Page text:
The more “nuanced” approach favoured in Avanti, which rejects a binary approach to the question of control and requires the Court to have regard to a number of relevant factors, is perhaps not as surprising as has been suggested in some market commentary on the decision. In one of the earliest cases on floating charges, In re Florence Land and Public Works Co, Ex p Moor (1878) 10 Ch D 530, 537, Sir George Jessel MR observed: “The question we have to decide must be decided, like all other questions of the kind, having regard to the surrounding circumstances under which the instrument was executed, and especially the respective positions of the parties who were the contracting parties, to carry out whose agreement that instrument was executed.”

Following the decision in Avanti, it seems probable that this area will see an uptick in litigation. Where there is not a total prohibition on disposals on the one hand, nor an ordinary course of business permission on the other, the courts may well find themselves being asked to consider cases on the margins and to scrutinise the scope of contractual permissions to determine where the case falls on the spectrum of control.

 

1The authors acted for the joint administrators of the Company. A group of lead secured lenders were represented by David Allison KC and Rabin Kok, both also of South Square.

2The lead secured creditors submitted that the contractual documentation in Avanti was substantially modelled on precedents created by the Loan Market Association.

3Spectrum at [95].

4See In re Colonial Trusts Corpn, Ex p Bradshaw (1879) 15 Ch D 465, 468, 469 and Moor v Anglo-Italian Bank (1879) 10 Ch D 681, 687.

5Illingworth v Houldsworth [1904] AC 355.

6See Tailby v Official Receiver 13 App Cas 523, 545.

7See s.175(2)(b) IA1986.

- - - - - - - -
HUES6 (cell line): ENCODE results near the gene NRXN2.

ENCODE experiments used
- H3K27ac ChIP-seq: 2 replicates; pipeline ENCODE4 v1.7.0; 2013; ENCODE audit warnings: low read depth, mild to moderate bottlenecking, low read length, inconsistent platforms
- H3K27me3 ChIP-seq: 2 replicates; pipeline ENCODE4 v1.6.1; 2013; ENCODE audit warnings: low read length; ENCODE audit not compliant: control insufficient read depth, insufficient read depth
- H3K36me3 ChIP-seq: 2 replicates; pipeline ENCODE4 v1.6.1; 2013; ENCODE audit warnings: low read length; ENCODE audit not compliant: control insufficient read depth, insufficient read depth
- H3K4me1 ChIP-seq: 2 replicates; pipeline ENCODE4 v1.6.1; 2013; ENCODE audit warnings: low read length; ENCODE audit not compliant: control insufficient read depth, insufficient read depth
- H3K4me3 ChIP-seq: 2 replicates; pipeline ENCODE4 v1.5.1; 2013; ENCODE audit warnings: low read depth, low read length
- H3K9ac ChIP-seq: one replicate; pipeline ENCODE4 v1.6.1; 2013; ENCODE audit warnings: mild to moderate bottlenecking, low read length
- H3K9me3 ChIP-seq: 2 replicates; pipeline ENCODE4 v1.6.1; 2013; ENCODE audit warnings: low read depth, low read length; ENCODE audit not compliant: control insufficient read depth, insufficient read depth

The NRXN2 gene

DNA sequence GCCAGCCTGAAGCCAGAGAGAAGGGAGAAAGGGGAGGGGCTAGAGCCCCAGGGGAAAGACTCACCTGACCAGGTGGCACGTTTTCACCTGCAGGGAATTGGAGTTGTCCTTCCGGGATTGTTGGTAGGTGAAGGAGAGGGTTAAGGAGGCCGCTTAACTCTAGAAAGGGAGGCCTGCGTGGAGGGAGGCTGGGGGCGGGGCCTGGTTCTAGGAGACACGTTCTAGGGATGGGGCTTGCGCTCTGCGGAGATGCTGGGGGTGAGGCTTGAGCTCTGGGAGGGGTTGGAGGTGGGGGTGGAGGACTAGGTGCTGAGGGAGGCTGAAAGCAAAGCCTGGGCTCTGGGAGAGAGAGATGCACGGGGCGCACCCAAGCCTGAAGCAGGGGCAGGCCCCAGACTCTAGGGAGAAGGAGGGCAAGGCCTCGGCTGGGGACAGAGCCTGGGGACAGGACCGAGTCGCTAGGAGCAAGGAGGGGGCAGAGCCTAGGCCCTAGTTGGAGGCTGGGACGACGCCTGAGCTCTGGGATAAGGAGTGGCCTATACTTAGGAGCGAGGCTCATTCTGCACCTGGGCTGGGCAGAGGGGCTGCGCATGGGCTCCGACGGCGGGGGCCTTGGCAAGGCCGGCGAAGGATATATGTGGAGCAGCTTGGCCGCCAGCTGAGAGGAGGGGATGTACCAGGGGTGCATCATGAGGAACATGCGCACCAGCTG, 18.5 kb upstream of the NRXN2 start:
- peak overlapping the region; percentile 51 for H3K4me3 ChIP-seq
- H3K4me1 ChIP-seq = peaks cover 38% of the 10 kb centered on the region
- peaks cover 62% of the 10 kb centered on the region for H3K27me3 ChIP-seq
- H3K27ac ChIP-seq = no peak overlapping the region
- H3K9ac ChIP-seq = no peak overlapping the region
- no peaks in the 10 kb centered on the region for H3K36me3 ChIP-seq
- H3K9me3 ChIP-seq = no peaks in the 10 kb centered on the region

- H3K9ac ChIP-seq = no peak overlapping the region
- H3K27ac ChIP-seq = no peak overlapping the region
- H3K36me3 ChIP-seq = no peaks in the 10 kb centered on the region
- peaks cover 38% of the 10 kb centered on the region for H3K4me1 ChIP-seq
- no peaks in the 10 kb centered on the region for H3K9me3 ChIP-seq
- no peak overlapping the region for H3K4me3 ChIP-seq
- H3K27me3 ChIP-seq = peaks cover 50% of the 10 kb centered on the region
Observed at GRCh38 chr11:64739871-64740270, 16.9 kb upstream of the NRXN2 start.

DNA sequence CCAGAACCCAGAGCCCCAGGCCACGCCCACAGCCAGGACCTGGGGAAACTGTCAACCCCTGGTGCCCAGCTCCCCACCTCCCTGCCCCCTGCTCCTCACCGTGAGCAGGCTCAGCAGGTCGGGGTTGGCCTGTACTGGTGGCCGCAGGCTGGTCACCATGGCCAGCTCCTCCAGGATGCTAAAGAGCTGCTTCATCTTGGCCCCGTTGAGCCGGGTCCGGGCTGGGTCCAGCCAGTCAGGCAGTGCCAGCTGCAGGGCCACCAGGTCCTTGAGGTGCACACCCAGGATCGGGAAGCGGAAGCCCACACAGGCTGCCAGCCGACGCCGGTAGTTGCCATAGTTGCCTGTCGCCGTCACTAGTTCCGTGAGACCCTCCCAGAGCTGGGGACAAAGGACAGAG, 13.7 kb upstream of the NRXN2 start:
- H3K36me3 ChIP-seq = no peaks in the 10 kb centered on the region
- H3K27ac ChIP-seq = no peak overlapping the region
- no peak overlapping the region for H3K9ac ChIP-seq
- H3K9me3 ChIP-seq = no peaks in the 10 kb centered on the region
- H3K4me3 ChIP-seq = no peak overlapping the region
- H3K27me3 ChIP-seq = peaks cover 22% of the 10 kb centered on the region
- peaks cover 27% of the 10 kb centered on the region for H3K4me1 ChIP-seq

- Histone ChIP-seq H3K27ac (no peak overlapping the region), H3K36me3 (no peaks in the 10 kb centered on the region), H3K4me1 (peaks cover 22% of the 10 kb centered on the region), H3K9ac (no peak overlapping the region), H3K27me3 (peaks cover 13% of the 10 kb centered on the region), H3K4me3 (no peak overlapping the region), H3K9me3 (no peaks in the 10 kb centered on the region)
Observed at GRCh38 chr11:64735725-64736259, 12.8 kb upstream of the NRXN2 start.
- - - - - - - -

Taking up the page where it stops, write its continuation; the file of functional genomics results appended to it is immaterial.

8Since 6 April 2020, pursuant to the Insolvency Act 1986 (Prescribed Part) (Amendment) Order 2020.

9Since 1 December 2020 pursuant to the Finance Act 2020, s. 98 and The Insolvency Act 1986 (HMRC Debts: Priority on Insolvency) Regulations 2020.

10The juridical nature of satellite network filings was discussed in Avanti at [9].

11Avanti at [52].

12See Agnew at [48]; Spectrum at [160]; and Avanti at [38].

13Avanti at [106].

14See Siebe Gorman. [1979] 2 Lloyd’s Rep 142; In re Brightlife Ltd [1987] Ch 200; In re New Bullas Trading Ltd [1994] 1 BCLC 485, and Agnew v Comr of Inland Revenue [2001] 2 AC 710, 722.

15Smith (Administrator of Cosslett (Contractors) Ltd) v Bridgend County Borough Council [2001] UKHL 58, which concerned two very large coal washing plants.

16Agnew at [46].

17Spectrum at [83] (per Lord Scott).

18Spectrum at [142] (per Lord Walker) and at [61] (per Lord Hope).

19Spectrum at [117] (per Lord Scott).

20See, for example, the references to assets under a fixed charge being “finally appropriated” (at [111]) or “permanently appropriated” (at [138]) as security for the payment of the debt.

21See also The Law of Security and Title Based Financing (3rd ed.) para 6.129; and Professor Sarah Worthington and Ina Mitchkovska, ‘Floating charges: the current state of play’ 9 JIBFL 467, which stated: “The charge is fixed if and only if the chargor is required to preserve the charged assets, or their permitted substitutes, for the benefit of the charge. Without this requirement, the charge is floating”.

22Cited with approval by the judge in Avanti at [28] and [117].

23Avanti at [118].

24Avanti at [119].

25See Re Yorkshire Woolcombers Association Ltd [1903] 2 Ch 284, 295; Agnew at [13].

26Avanti at [108].

27Avanti at [125].

28Avanti at [89(1)].

29Avanti at [123].

30Avanti at [121].

The content of the Digest is provided to you for information purposes only, and not for the purpose of providing legal advice. If you have a legal issue, you should consult a suitably-qualified lawyer. The content of the Digest represents the views of the authors, and may not represent the views of other Members of Chambers. Members of Chambers practice as individuals and are not in partnership with one another.
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Tom Smith KC
Edoardo Lupi